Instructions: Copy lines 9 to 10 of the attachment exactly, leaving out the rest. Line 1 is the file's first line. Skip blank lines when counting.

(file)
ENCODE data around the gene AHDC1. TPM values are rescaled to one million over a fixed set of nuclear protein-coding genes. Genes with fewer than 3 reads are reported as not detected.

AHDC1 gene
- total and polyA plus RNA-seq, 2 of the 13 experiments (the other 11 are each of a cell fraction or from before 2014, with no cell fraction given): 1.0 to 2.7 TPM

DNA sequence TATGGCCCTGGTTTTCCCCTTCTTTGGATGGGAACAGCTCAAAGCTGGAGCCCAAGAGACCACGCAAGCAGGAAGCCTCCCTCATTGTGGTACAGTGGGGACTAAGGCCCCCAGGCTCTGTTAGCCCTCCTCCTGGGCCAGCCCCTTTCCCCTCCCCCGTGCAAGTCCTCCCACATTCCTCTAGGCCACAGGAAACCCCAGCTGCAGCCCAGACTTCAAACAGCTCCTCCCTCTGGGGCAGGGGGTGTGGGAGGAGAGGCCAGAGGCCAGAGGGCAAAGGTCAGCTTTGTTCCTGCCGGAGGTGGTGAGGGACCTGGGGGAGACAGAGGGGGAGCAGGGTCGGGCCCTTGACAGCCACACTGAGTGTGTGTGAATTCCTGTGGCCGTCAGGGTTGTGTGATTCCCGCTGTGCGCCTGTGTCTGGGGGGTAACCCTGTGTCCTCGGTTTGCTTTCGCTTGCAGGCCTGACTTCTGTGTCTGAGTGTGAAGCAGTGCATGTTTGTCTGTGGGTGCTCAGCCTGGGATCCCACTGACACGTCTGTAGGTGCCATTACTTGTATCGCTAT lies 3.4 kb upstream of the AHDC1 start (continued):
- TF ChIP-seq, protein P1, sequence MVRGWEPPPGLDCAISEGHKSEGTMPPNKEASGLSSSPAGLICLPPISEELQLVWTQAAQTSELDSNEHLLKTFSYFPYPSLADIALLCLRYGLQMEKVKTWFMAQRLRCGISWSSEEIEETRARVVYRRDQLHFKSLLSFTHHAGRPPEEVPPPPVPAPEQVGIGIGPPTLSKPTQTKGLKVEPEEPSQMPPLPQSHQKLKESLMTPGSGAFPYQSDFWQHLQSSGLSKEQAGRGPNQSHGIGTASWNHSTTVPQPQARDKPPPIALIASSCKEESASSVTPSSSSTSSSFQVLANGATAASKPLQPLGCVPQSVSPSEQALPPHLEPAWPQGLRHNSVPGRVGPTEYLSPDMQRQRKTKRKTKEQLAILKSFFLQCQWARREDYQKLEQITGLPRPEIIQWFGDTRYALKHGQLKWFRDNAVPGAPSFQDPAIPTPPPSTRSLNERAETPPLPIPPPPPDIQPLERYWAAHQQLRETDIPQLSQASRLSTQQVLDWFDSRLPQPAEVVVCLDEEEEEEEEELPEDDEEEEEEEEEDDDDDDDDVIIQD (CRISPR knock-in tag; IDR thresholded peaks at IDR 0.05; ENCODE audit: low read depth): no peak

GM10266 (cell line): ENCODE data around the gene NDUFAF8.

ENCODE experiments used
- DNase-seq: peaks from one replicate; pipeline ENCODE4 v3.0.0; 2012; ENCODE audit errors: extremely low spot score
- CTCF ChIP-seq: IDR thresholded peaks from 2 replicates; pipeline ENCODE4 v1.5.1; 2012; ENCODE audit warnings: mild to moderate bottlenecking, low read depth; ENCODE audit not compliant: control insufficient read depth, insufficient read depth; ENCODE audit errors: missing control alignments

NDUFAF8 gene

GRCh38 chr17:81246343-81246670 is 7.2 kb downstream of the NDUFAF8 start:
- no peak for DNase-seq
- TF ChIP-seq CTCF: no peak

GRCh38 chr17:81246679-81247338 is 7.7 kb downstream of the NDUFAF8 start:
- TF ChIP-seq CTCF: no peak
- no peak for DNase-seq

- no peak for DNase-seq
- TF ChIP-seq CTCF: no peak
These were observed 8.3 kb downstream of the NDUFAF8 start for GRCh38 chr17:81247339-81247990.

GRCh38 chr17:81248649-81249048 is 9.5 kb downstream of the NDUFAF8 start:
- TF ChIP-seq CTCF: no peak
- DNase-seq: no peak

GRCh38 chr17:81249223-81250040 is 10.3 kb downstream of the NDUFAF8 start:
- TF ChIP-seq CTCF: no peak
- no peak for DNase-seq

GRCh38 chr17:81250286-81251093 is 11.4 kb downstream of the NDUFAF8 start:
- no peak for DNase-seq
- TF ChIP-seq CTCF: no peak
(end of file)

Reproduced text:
- CTCF ChIP-seq: IDR thresholded peaks from 2 replicates; pipeline ENCODE4 v1.5.1; 2012; ENCODE audit warnings: mild to moderate bottlenecking, low read depth; ENCODE audit not compliant: control insufficient read depth, insufficient read depth; ENCODE audit errors: missing control alignments

NDUFAF8 gene